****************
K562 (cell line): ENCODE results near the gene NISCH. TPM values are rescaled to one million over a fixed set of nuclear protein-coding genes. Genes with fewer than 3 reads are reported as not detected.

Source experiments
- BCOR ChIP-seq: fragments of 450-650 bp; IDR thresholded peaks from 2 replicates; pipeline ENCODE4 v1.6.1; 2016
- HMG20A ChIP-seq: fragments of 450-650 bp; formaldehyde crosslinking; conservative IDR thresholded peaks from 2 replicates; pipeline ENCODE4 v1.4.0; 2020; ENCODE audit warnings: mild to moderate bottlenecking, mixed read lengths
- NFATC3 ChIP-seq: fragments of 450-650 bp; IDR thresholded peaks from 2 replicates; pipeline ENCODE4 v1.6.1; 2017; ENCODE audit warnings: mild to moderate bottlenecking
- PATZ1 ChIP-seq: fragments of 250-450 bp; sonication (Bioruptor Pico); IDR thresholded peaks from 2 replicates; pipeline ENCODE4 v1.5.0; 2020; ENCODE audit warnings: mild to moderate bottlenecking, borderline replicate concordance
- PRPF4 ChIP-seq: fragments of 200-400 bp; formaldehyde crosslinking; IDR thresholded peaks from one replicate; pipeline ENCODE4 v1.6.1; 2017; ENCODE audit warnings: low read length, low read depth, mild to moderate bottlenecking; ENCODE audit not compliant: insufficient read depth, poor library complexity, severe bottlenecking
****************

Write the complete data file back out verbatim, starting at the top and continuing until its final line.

K562 (cell line): ENCODE results near the gene NISCH. TPM values are rescaled to one million over a fixed set of nuclear protein-coding genes. Genes with fewer than 3 reads are reported as not detected.

Source experiments
- BCOR ChIP-seq: fragments of 450-650 bp; IDR thresholded peaks from 2 replicates; pipeline ENCODE4 v1.6.1; 2016
- HMG20A ChIP-seq: fragments of 450-650 bp; formaldehyde crosslinking; conservative IDR thresholded peaks from 2 replicates; pipeline ENCODE4 v1.4.0; 2020; ENCODE audit warnings: mild to moderate bottlenecking, mixed read lengths
- NFATC3 ChIP-seq: fragments of 450-650 bp; IDR thresholded peaks from 2 replicates; pipeline ENCODE4 v1.6.1; 2017; ENCODE audit warnings: mild to moderate bottlenecking
- PATZ1 ChIP-seq: fragments of 250-450 bp; sonication (Bioruptor Pico); IDR thresholded peaks from 2 replicates; pipeline ENCODE4 v1.5.0; 2020; ENCODE audit warnings: mild to moderate bottlenecking, borderline replicate concordance
- PRPF4 ChIP-seq: fragments of 200-400 bp; formaldehyde crosslinking; IDR thresholded peaks from one replicate; pipeline ENCODE4 v1.6.1; 2017; ENCODE audit warnings: low read length, low read depth, mild to moderate bottlenecking; ENCODE audit not compliant: insufficient read depth, poor library complexity, severe bottlenecking